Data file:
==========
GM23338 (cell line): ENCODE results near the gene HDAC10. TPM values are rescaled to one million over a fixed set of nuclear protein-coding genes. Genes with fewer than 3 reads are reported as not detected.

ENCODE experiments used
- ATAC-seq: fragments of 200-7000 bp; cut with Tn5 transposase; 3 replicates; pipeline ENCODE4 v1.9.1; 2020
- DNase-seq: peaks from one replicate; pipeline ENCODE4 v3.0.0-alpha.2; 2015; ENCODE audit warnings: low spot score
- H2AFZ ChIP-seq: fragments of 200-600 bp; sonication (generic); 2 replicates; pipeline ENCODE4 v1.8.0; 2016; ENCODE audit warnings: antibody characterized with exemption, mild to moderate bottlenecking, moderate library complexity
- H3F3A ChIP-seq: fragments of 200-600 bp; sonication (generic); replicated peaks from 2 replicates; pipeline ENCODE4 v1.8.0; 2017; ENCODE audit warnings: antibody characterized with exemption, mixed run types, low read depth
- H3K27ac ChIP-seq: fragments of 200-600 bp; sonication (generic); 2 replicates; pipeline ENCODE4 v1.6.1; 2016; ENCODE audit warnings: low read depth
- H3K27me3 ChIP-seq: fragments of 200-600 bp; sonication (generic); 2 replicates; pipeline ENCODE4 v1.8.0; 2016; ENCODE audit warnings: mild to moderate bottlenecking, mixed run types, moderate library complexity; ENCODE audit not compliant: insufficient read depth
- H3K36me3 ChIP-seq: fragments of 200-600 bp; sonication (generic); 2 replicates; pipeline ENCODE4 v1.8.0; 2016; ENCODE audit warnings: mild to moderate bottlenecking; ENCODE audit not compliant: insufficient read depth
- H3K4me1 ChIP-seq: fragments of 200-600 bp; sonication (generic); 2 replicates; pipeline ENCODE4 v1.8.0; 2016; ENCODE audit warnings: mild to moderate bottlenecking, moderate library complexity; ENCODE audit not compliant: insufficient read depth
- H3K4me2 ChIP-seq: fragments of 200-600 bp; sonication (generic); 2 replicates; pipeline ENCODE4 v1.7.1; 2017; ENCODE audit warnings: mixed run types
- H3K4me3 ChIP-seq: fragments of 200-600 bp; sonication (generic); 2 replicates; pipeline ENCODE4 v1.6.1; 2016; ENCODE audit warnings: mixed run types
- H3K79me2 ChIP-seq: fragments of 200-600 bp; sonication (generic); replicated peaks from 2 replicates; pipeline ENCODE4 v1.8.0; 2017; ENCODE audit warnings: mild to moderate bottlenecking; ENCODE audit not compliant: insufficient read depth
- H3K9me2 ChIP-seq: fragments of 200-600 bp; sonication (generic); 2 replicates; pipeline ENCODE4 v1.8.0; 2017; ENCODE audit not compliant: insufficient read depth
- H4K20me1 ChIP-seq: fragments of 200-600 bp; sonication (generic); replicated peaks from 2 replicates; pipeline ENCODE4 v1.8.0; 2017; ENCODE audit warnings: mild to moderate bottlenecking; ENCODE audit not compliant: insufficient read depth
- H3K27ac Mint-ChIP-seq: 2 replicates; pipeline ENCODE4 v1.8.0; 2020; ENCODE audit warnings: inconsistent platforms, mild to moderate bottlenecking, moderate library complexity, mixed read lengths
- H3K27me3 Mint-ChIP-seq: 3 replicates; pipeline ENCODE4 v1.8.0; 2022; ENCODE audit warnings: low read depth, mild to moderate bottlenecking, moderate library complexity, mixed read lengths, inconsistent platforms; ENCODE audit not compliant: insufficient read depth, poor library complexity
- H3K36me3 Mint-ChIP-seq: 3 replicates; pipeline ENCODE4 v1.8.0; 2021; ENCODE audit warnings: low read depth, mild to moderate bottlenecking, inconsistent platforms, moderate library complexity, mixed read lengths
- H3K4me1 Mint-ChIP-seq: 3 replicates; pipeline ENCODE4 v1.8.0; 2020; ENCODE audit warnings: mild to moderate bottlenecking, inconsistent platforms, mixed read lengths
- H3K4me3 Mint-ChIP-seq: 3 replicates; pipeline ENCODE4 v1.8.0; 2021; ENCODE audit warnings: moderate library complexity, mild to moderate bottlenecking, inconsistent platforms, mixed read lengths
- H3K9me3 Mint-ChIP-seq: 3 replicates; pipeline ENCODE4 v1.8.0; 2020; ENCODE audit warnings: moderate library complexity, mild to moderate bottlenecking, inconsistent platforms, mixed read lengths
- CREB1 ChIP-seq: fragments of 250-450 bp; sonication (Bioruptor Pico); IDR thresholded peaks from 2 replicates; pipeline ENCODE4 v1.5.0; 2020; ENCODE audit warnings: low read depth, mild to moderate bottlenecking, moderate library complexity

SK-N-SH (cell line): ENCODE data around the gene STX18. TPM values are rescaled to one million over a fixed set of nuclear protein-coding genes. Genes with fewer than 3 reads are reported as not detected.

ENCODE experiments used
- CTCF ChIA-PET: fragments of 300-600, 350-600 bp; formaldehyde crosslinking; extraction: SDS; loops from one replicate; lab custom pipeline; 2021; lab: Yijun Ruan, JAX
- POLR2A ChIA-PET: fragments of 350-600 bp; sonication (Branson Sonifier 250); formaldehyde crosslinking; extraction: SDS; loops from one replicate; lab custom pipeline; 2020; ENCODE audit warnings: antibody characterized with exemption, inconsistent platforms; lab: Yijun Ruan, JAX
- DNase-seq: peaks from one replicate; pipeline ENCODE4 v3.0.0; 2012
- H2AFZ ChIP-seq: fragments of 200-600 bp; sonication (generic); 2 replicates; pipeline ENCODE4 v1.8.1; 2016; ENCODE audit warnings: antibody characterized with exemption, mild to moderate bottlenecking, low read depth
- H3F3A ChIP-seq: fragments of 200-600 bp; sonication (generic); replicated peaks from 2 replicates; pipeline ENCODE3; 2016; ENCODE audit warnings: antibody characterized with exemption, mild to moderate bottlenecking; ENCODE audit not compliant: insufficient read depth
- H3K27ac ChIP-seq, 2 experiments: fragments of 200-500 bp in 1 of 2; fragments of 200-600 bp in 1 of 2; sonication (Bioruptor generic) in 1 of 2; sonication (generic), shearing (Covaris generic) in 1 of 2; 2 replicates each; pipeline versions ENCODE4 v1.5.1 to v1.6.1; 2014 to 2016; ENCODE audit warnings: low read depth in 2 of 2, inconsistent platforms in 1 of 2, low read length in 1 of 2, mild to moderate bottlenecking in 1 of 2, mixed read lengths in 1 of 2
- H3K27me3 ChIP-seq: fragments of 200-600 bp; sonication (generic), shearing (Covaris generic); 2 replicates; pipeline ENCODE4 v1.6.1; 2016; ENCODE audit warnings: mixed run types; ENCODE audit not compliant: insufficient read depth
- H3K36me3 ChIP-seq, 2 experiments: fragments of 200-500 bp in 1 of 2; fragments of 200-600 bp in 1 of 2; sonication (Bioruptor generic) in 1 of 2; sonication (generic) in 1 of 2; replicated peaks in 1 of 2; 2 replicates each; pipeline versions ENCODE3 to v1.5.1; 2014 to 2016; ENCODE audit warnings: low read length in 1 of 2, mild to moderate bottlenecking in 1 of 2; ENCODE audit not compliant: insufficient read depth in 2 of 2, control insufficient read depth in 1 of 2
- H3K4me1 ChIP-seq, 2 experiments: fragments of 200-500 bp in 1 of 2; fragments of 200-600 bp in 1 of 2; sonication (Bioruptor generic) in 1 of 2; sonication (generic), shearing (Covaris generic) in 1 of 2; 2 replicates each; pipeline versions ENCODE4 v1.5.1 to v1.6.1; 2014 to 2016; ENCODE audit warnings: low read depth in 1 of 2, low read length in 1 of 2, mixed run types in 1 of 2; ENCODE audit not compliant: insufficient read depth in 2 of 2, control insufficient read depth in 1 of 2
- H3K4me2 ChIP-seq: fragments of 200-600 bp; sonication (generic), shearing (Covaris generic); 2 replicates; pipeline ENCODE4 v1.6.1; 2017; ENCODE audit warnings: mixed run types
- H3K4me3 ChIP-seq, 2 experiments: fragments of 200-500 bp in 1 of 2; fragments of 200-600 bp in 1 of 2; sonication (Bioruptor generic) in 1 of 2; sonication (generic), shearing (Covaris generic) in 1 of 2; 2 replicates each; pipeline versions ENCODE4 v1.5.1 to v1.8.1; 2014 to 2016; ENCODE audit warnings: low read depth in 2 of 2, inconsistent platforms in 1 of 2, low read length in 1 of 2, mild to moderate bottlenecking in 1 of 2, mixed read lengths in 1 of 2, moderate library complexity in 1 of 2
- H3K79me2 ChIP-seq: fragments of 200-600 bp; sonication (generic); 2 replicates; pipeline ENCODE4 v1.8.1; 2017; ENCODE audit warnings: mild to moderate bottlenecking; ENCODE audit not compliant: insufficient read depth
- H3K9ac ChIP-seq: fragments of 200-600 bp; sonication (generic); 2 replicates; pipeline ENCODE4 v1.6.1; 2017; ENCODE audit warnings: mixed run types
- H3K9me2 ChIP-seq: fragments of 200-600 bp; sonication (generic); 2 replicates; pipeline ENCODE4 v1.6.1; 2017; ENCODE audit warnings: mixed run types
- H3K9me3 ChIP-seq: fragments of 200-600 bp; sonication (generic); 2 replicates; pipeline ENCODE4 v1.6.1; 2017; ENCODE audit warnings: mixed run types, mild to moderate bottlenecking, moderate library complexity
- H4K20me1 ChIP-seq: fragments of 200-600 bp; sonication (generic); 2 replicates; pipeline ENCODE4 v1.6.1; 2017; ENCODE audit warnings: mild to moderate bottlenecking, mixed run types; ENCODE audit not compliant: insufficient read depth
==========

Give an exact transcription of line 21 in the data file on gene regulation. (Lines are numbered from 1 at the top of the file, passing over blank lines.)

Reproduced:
- H3K9me3 Mint-ChIP-seq: 3 replicates; pipeline ENCODE4 v1.8.0; 2020; ENCODE audit warnings: moderate library complexity, mild to moderate bottlenecking, inconsistent platforms, mixed read lengths